Public health officials have announced another recall of diced chicken as outbreak investigators in Canada and the U.S. continue to look for the source of Listeria monocytogenes behind an outbreak.
This time it is again diced chicken from Rosemount Sales and Marketing, which distributed the implicated chicken to retailers, possibly nationwide in Canada, but for certain in the provinces of British Columbia, Manitoba and Ontario, according to a recall notice posted by the Canadian Food Inspection Agency (CFIA).
“The food recall warning issued on Aug. 21 has been updated to include additional product information,” according to the recall notice. “This additional information was identified during the CFIA food safety investigation. . . during its investigation into a foodborne illness outbreak.”
The recall now includes Rosemount brand “cooked diced chicken mostly dark 13 mm – ½” (#18305)” in 4.54-kilogram packages with the UPC number 2 06 20263 12002 0 and a pack date of “01/21/19.”
Consumers should not consume and distributors, retailers and food service establishments such as hotels, restaurants, cafeterias, hospitals and nursing homes should not sell or use the recalled products, the CFIA advised.
The Public Health Agency of Canada is investigating an outbreak of Listeria monocytogenes infections linked to diced chicken. Patients in the Canadian outbreak have been lab confirmed to have been infected with a Listeria strain “closely related genetically to the Listeria making people sick in the United States,” the U.S. Centers for Control and Prevention reported yesterday. CDC reports.
Also, whole genome sequencing, sometimes called DNA fingerprinting, shows the sick people in the United States are infected with bacteria that is closely related, meaning people in this outbreak are more likely to share a common source of infection, which could be a food product.
It is often particularly difficult for outbreak investigators to determine the source of foodborne Listeria infections because it can take up to 70 days after exposure for symptoms to develop. At that point most ill people cannot recall all of the foods and beverages they have consumed that could have been the source of the bacterium.
As of Friday, in the United States a total of 24 people infected with the outbreak strain of Listeria monocytogenes had been confirmed in 13 states. Specimens were collected from ill people from July 20, 2017, through Aug. 1 this year. All but three of the outbreak patients became sick from March through Aug. 1 this year.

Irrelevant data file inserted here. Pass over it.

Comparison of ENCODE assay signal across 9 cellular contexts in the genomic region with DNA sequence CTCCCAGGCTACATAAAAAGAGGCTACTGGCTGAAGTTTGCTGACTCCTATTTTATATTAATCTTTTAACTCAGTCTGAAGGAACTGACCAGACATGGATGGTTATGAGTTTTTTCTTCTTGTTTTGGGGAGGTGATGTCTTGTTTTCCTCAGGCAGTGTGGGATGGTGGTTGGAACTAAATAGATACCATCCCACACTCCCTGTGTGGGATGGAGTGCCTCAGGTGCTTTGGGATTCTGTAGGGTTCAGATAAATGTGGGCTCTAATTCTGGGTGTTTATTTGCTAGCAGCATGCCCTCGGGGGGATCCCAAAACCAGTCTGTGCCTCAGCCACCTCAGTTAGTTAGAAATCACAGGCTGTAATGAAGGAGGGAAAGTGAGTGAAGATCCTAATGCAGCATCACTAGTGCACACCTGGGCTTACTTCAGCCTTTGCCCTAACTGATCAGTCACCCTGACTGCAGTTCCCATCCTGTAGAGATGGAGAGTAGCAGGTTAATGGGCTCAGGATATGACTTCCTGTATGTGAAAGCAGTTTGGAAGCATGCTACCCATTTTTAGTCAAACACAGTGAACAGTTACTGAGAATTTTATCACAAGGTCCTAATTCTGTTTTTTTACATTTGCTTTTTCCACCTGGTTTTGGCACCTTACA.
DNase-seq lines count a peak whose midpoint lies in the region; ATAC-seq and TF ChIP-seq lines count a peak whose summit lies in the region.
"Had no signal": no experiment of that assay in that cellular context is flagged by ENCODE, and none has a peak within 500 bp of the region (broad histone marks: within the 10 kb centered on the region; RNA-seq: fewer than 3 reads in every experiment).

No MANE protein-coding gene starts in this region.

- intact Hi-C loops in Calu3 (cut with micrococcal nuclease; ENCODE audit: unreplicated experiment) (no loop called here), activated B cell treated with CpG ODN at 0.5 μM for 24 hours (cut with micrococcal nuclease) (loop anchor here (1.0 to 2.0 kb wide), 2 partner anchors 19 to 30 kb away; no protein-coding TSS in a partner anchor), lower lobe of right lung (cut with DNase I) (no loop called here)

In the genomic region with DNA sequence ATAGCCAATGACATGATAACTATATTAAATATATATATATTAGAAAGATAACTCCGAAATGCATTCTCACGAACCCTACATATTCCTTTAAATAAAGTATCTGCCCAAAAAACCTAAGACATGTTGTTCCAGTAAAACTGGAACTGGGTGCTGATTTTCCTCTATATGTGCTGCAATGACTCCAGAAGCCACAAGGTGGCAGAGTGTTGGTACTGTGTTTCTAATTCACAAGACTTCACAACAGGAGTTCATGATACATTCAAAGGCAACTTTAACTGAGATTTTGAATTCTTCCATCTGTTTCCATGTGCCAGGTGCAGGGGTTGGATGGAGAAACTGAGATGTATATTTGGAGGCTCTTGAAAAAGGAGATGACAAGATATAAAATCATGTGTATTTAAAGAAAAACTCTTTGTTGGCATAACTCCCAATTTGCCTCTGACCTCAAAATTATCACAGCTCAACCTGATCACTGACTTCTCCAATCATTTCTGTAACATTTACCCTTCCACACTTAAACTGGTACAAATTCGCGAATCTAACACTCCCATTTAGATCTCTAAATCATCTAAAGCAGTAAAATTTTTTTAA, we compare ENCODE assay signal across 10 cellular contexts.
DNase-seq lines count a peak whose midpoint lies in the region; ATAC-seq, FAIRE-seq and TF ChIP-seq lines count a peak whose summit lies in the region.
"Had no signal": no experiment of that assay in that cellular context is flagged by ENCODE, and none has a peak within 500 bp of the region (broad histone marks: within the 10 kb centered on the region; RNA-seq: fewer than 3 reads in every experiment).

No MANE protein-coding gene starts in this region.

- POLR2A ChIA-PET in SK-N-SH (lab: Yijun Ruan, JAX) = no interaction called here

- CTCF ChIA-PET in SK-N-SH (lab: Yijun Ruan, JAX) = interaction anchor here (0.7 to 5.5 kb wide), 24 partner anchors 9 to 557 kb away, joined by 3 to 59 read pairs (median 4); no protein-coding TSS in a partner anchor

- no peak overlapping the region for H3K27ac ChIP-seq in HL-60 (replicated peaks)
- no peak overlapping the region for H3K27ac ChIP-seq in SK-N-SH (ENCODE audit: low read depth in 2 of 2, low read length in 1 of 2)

Canadian officials are reporting similar information.
“As of Aug. 23, there have been seven confirmed cases of Listeria monocytogenes illness in three provinces: British Columbia (1), Manitoba (1) and Ontario (5). Individuals became sick between November 2017 and June 2019,” according to the Public Health Agency of Canada.
Six of the Canadian patients have been hospitalized. People in Canada who became ill are between 51 and 97 years of age. The majority of cases, 86 percent, are female.
“The collaborative outbreak investigation was initiated because of an increase of Listeria illnesses that were reported in June 2019. Through the use of a laboratory method called whole genome sequencing, two Listeria illnesses from November 2017 were identified to have the same genetic strain as the illnesses that occurred between April and June 2019,” according to the public health officials in Canada.
“It is possible that more recent illnesses may be reported in the outbreak because of the period of time it takes between when a person becomes ill and when the illness is reported to public health officials. In national Listeria monocytogenes outbreak investigations, the reporting time period is usually between four and six weeks.”
In the U.S., yesterday’s notice from the CDC said consumers, retailers, distributors and foodservice operations such as restaurants and hospitals do not need to avoid any particular food at this time.
However, Canadian officials notified their U.S. counterparts that a sample of Tip Top Poultry has been confirmed positive for Listeria. The Georgia company initiated a recall of more than 135,000 pounds of chicken products. Poultry in the United States is regulated by the USDA’s Food Safety and Inspection Service (FSIS).
“What is perplexing is why there is no confirmation by FSIS and CDC of the source of the outbreak,” said Bill Marler, managing partner at Marler Clark and publisher of Food Safety News.
“. . . our own CDC has said that whole genome sequencing shows that bacteria isolated from ill people in both Canada and the U.S. are closely related genetically — presumably that applies to the Tip Top Poultry Listeria sample as well. This means that people in this outbreak are more likely to share a common source of infection.”